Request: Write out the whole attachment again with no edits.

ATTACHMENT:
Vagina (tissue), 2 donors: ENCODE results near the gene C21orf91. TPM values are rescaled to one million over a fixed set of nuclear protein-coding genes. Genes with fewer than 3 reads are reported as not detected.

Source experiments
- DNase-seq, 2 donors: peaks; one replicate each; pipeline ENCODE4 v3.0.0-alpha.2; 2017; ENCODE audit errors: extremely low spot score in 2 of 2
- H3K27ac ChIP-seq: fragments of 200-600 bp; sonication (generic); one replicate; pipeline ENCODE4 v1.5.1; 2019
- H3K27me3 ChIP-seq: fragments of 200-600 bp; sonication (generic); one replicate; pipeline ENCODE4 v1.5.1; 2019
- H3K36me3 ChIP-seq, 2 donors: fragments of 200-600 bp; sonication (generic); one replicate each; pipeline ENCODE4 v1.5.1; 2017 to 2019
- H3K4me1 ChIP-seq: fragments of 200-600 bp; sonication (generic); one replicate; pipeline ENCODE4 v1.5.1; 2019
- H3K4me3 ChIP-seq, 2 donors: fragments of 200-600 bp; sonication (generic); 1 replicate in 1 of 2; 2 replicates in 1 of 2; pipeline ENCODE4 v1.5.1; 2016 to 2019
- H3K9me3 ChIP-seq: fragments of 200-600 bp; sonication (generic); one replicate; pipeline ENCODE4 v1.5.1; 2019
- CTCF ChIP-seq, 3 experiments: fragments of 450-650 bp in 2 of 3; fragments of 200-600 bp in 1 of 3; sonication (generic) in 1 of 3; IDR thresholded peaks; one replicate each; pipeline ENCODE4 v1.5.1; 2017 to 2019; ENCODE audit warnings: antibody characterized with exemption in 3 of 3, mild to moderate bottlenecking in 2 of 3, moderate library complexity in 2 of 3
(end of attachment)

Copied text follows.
Vagina (tissue), 2 donors: ENCODE results near the gene C21orf91. TPM values are rescaled to one million over a fixed set of nuclear protein-coding genes. Genes with fewer than 3 reads are reported as not detected.

Source experiments
- DNase-seq, 2 donors: peaks; one replicate each; pipeline ENCODE4 v3.0.0-alpha.2; 2017; ENCODE audit errors: extremely low spot score in 2 of 2
- H3K27ac ChIP-seq: fragments of 200-600 bp; sonication (generic); one replicate; pipeline ENCODE4 v1.5.1; 2019
- H3K27me3 ChIP-seq: fragments of 200-600 bp; sonication (generic); one replicate; pipeline ENCODE4 v1.5.1; 2019
- H3K36me3 ChIP-seq, 2 donors: fragments of 200-600 bp; sonication (generic); one replicate each; pipeline ENCODE4 v1.5.1; 2017 to 2019
- H3K4me1 ChIP-seq: fragments of 200-600 bp; sonication (generic); one replicate; pipeline ENCODE4 v1.5.1; 2019
- H3K4me3 ChIP-seq, 2 donors: fragments of 200-600 bp; sonication (generic); 1 replicate in 1 of 2; 2 replicates in 1 of 2; pipeline ENCODE4 v1.5.1; 2016 to 2019
- H3K9me3 ChIP-seq: fragments of 200-600 bp; sonication (generic); one replicate; pipeline ENCODE4 v1.5.1; 2019
- CTCF ChIP-seq, 3 experiments: fragments of 450-650 bp in 2 of 3; fragments of 200-600 bp in 1 of 3; sonication (generic) in 1 of 3; IDR thresholded peaks; one replicate each; pipeline ENCODE4 v1.5.1; 2017 to 2019; ENCODE audit warnings: antibody characterized with exemption in 3 of 3, mild to moderate bottlenecking in 2 of 3, moderate library complexity in 2 of 3